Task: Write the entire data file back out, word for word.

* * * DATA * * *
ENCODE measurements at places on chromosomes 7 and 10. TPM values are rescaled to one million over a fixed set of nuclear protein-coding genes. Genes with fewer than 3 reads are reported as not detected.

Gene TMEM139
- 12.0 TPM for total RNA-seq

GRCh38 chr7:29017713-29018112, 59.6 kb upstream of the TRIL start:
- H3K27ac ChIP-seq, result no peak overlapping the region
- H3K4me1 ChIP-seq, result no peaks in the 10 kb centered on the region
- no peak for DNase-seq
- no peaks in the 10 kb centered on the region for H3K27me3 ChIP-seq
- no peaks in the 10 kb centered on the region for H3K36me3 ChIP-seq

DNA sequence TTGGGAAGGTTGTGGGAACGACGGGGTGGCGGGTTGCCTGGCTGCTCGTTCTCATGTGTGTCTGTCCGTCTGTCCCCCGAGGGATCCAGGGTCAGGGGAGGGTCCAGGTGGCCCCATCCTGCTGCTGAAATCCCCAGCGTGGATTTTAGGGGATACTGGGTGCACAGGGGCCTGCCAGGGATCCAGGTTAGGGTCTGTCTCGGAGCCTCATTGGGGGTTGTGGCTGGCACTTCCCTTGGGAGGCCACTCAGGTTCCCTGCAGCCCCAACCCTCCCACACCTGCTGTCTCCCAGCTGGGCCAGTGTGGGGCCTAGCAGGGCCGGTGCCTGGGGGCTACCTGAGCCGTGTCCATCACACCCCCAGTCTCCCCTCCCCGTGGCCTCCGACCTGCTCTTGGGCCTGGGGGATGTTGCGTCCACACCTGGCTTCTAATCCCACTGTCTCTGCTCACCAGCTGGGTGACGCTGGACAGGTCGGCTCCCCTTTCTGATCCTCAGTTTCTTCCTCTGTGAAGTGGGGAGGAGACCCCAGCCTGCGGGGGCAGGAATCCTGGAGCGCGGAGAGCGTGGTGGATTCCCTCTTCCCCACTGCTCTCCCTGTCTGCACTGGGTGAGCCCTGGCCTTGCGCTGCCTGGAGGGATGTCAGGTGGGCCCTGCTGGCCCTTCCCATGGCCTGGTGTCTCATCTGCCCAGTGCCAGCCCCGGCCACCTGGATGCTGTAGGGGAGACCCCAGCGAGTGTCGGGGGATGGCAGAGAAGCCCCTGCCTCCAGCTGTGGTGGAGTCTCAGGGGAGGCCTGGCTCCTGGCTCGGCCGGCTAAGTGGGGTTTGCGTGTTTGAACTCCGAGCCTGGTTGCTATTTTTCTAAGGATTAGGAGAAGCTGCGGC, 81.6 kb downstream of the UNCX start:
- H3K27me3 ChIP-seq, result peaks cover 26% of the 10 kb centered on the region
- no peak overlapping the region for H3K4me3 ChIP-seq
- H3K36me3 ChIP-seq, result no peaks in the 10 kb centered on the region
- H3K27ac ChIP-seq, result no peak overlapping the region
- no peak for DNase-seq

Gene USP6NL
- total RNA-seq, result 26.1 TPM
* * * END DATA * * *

ENCODE measurements at places on chromosomes 7 and 10. TPM values are rescaled to one million over a fixed set of nuclear protein-coding genes. Genes with fewer than 3 reads are reported as not detected.

Gene TMEM139
- 12.0 TPM for total RNA-seq

GRCh38 chr7:29017713-29018112, 59.6 kb upstream of the TRIL start:
- H3K27ac ChIP-seq, result no peak overlapping the region
- H3K4me1 ChIP-seq, result no peaks in the 10 kb centered on the region
- no peak for DNase-seq
- no peaks in the 10 kb centered on the region for H3K27me3 ChIP-seq
- no peaks in the 10 kb centered on the region for H3K36me3 ChIP-seq

DNA sequence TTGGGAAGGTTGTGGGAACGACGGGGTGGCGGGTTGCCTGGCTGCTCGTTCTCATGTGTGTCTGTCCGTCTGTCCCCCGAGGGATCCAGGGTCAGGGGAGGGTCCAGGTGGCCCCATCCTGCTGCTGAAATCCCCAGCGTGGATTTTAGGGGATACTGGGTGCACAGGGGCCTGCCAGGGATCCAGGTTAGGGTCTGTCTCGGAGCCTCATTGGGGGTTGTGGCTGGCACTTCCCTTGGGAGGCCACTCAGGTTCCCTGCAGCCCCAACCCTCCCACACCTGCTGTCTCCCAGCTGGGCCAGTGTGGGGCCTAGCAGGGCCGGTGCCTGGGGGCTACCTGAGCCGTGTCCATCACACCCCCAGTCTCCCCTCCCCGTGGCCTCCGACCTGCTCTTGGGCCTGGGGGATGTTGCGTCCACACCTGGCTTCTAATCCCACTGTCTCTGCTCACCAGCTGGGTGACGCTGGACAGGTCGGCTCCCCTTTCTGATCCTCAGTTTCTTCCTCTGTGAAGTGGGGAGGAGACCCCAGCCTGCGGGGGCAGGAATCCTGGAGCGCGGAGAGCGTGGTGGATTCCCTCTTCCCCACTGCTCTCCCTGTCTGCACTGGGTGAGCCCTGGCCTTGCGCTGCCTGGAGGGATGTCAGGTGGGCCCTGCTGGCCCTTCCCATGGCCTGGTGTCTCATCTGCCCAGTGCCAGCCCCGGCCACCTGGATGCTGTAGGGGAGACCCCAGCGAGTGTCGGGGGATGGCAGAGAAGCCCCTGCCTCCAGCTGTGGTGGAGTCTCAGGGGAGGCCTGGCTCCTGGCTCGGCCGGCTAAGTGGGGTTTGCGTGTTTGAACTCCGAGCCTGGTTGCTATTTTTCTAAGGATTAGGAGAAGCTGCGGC, 81.6 kb downstream of the UNCX start:
- H3K27me3 ChIP-seq, result peaks cover 26% of the 10 kb centered on the region
- no peak overlapping the region for H3K4me3 ChIP-seq
- H3K36me3 ChIP-seq, result no peaks in the 10 kb centered on the region
- H3K27ac ChIP-seq, result no peak overlapping the region
- no peak for DNase-seq

Gene USP6NL
- total RNA-seq, result 26.1 TPM